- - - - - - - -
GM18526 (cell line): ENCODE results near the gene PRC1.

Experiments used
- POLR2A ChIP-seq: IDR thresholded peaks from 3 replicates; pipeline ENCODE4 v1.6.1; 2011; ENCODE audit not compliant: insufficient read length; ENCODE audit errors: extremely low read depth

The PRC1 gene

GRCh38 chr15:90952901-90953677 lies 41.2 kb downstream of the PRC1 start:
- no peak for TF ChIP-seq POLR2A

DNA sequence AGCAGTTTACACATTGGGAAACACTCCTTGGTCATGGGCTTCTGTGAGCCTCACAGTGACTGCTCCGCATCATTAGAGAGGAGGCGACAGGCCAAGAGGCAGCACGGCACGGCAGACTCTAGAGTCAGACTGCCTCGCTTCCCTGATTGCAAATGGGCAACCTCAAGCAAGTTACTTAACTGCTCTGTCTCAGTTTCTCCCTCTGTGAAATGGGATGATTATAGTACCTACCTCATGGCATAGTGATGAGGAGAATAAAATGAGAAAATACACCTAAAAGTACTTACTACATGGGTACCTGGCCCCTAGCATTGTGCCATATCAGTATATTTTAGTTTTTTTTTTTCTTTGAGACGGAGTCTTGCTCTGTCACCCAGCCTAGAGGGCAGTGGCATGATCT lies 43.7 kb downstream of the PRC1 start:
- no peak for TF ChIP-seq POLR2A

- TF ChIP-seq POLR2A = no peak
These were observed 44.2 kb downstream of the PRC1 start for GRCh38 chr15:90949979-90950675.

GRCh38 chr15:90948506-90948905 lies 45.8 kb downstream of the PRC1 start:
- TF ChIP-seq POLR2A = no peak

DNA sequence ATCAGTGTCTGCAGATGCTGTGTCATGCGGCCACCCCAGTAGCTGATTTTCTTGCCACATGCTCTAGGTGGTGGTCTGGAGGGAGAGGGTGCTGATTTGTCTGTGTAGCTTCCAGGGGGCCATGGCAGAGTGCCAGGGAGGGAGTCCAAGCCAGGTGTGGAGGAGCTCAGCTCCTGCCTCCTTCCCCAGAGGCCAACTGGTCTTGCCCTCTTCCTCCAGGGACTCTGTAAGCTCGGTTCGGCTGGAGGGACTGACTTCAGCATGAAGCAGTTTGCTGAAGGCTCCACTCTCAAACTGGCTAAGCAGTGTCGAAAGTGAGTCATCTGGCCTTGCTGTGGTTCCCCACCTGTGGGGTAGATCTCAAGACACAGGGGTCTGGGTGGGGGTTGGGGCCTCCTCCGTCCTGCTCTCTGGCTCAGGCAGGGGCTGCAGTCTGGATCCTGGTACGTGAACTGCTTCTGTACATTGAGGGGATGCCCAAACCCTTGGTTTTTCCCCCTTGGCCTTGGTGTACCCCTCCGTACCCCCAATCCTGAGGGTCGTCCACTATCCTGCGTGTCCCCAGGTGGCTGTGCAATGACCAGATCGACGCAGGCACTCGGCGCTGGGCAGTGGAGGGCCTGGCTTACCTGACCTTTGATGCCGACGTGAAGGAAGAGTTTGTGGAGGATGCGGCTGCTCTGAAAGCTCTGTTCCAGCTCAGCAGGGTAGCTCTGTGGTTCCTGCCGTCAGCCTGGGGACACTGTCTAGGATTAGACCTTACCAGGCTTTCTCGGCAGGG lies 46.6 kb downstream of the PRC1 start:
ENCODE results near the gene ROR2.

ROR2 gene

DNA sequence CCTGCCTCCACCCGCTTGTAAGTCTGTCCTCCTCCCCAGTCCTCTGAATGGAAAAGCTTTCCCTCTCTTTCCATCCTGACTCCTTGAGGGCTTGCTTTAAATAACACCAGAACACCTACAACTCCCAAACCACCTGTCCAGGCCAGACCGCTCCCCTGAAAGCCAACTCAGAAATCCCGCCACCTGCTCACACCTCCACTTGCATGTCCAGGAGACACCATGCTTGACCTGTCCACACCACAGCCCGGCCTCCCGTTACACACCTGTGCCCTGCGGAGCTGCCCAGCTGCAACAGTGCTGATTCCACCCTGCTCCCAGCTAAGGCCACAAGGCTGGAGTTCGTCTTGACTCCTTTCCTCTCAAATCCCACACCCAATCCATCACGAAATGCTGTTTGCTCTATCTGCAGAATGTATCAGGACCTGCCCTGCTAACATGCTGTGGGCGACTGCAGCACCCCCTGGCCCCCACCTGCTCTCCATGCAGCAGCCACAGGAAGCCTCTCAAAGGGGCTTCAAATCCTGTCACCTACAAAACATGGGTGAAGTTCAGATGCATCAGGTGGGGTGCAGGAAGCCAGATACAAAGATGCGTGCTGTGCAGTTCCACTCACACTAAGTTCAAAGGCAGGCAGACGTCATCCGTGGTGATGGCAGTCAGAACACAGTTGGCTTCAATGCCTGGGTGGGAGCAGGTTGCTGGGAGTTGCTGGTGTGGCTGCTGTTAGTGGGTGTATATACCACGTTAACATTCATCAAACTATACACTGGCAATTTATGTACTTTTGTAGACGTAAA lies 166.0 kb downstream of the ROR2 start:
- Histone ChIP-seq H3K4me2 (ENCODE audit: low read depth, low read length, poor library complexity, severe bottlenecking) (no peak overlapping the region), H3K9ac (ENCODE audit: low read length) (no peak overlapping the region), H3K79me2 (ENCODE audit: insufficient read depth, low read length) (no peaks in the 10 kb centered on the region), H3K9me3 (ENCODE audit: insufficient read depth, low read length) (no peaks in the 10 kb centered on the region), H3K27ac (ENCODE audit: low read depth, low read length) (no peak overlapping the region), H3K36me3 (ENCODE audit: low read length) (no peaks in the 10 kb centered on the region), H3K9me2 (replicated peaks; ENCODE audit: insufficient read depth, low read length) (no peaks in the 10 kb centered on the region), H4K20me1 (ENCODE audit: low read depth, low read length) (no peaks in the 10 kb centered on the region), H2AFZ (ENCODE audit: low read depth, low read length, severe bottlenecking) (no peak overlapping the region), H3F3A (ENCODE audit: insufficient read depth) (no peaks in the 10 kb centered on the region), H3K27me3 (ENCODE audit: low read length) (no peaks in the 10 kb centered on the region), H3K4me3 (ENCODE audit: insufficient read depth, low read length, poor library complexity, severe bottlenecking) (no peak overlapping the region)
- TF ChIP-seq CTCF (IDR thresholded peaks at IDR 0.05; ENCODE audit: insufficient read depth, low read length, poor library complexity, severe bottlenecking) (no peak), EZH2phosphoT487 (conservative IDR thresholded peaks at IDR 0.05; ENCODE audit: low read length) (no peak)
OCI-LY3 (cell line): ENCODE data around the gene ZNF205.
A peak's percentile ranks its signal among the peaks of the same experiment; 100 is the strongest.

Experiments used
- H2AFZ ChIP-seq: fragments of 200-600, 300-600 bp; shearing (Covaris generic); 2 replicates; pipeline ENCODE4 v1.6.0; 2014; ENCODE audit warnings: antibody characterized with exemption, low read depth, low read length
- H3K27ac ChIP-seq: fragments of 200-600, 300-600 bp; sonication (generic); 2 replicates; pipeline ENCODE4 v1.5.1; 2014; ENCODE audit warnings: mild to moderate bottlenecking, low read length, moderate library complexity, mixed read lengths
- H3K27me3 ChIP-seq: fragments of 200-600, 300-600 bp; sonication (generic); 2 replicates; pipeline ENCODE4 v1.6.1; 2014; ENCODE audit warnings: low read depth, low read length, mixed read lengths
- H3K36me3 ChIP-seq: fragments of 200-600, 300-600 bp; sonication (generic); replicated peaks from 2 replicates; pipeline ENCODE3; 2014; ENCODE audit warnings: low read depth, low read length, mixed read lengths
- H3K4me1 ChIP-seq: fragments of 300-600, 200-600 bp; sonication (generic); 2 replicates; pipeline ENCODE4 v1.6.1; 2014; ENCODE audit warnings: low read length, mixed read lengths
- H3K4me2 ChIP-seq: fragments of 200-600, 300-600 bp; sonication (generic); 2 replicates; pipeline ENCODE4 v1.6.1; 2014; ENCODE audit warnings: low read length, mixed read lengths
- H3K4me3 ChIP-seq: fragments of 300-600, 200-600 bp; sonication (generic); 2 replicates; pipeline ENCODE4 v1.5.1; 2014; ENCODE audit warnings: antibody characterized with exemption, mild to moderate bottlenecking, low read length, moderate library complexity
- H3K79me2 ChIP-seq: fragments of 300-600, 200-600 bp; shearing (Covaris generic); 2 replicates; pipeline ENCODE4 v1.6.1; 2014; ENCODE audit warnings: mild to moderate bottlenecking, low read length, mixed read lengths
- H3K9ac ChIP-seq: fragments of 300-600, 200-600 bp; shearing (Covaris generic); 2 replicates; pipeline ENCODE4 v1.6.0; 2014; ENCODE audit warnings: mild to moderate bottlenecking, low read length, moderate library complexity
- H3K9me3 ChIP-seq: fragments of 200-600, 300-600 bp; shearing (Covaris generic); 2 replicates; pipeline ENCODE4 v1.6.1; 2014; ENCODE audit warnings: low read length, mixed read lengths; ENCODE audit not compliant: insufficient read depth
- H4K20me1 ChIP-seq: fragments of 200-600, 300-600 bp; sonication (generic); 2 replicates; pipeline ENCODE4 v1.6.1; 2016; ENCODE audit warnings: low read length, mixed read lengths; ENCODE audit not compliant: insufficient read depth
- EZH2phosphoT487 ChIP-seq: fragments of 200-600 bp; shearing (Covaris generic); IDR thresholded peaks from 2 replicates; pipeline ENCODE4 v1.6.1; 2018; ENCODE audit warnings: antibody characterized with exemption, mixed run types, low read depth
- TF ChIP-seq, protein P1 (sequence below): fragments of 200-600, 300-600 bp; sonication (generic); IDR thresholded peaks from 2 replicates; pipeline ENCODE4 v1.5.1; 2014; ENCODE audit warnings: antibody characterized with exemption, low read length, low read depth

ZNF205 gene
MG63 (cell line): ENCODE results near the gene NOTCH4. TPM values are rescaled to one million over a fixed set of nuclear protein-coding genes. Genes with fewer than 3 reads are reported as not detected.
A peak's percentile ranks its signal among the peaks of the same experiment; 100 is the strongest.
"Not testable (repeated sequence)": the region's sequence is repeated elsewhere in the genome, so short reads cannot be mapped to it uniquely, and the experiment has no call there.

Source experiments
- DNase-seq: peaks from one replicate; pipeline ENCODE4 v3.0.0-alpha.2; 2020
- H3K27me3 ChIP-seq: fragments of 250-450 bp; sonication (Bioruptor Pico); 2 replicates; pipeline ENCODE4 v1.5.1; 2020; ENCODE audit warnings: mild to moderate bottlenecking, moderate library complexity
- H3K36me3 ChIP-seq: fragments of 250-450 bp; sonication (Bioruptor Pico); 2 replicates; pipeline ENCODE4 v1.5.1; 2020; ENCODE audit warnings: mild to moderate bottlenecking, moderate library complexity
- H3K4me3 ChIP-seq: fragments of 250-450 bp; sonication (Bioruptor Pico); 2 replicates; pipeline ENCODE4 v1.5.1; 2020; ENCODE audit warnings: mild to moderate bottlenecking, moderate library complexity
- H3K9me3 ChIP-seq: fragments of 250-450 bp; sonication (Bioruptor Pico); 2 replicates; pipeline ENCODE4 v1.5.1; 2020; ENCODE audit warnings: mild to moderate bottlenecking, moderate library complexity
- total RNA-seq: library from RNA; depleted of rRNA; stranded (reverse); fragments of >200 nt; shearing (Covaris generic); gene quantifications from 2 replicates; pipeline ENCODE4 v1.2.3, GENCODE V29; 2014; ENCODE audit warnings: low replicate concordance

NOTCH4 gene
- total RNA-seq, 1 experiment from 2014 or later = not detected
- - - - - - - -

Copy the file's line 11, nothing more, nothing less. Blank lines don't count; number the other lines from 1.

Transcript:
GRCh38 chr15:90948506-90948905 lies 45.8 kb downstream of the PRC1 start: